Wednesday, 29 January 2014

1080p60 Lossless Capture

With the release of the PlayStation 4 and Xbox One, everybody wants to be able to capture these systems at native resolution and frame rate. This isn't going to be difficult with hardware encoders but what about lossless software capturing? Since I have a capture card capable of 1080p60 video (Micomsoft SC-512N1-L/DVI) I decided to give it a try.

I don't by any means have an amazing computer. It's a Sandybridge based i5 2500k at stock speed with 8GB RAM. I use an SSD for my Windows 7 boot drive and save all recordings to a single Western Digital 1TB Black hard drive.

I don't have a PlayStation 4 or Xbox One so I decided to use my Xbox 360 which is capable of up scaling games to 1080p. The only 60 fps game I have is Super Street Fighter IV but this should be more than adequate for testing the capabilities.

Unfortunately the Micomsoft card is currently limited to the YUY2 (4:2:2) color space. I will test some of the most popular lossless codecs and configure them for YUY2 compression. The lossless codecs being tested are Lagarith, Huffyuv, x264vfw and UT Video. I have configured the codecs as shown below.

1080p60 1080p lossless configuration config huffyuv
Huffyuv YUY2 Configuration. Predict median (best) gave the best compression.
1080p60 1080p lossless configuration config lagarith yuy2
Lagarith YUY2 Configuration
1080p60 1080p lossless configuration config ut video 422
UT Video YUY2 Configuration (automatically chosen by the codec)
1080p60 1080p lossless configuration config x264vfw
x264vfw YUY2 Configuration (click to enlarge)

The software used will be AmaRecTV as it allows me to see if the capture has inserted or dropped any frames along with the bit rate of the capture and CPU load.

Before the real testing begins, I decided to carry out two capture tests to get some good indications if this was possible. One was a 10 second recording of the static Xbox 360 dashboard. The other was the opening intro movie to Super Street Fighter IV which lasts over 3 minutes (it's only 30 fps). Obviously any codec can deal with a static scene but it gets really tested when it has to deal with such a fast paced intro where there are lots of fast scene changes and movement. The SSF4 intro movie that I used can be viewed here. I decided to take note of the highest bit rate and CPU load that I saw in AmaRecTV. Below are my test results. I included the MB/s values as it may be easier for some to read in relation to a hard drive writing speed.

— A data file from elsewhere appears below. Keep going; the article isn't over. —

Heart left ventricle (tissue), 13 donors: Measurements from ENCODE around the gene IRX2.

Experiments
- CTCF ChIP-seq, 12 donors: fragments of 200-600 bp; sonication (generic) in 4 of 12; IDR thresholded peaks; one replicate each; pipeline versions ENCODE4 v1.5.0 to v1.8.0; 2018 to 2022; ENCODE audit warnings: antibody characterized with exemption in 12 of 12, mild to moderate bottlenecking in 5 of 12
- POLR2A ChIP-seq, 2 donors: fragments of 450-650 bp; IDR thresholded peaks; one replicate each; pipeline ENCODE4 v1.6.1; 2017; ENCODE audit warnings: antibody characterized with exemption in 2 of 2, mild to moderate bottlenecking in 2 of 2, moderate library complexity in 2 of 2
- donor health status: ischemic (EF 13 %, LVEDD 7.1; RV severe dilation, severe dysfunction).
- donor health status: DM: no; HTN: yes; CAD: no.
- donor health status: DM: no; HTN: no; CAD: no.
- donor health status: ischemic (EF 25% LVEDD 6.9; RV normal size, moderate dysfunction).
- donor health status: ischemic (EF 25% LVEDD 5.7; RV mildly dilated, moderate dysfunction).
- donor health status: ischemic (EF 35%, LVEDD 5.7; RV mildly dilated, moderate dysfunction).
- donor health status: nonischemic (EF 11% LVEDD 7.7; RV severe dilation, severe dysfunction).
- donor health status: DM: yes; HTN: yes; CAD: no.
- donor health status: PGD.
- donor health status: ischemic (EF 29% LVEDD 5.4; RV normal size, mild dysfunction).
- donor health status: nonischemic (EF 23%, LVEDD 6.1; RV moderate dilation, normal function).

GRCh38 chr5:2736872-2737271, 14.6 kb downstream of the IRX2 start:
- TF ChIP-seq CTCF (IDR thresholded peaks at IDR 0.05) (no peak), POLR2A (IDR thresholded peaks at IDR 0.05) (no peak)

1080p60 1080p lossless configuration results lagarith huffyuv ut video
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1080p60 1080p 1080p30 lossless configuration results lagarith huffyuv ut video
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x264vfw really shocked me in the static dashboard test. That is just a phenomenal result.

Lagarith just cannot contend with fast motion scenes. Not only did I get inserted frames but my preview window actually started to lag and even paused for some seconds. Huffyuv, x264vfw and UT Video all passed but of course, x264vfw shows another impressive result in halving the bit rate of the other two codecs. To reduce the bit rate of x264vfw further, the preset could be changed from Ultrafast to something lower. I actually tried this but my CPU could not keep up and I was getting lots of inserted frames. You will need a very fast CPU if you want to use anything more than the Ultrafast preset.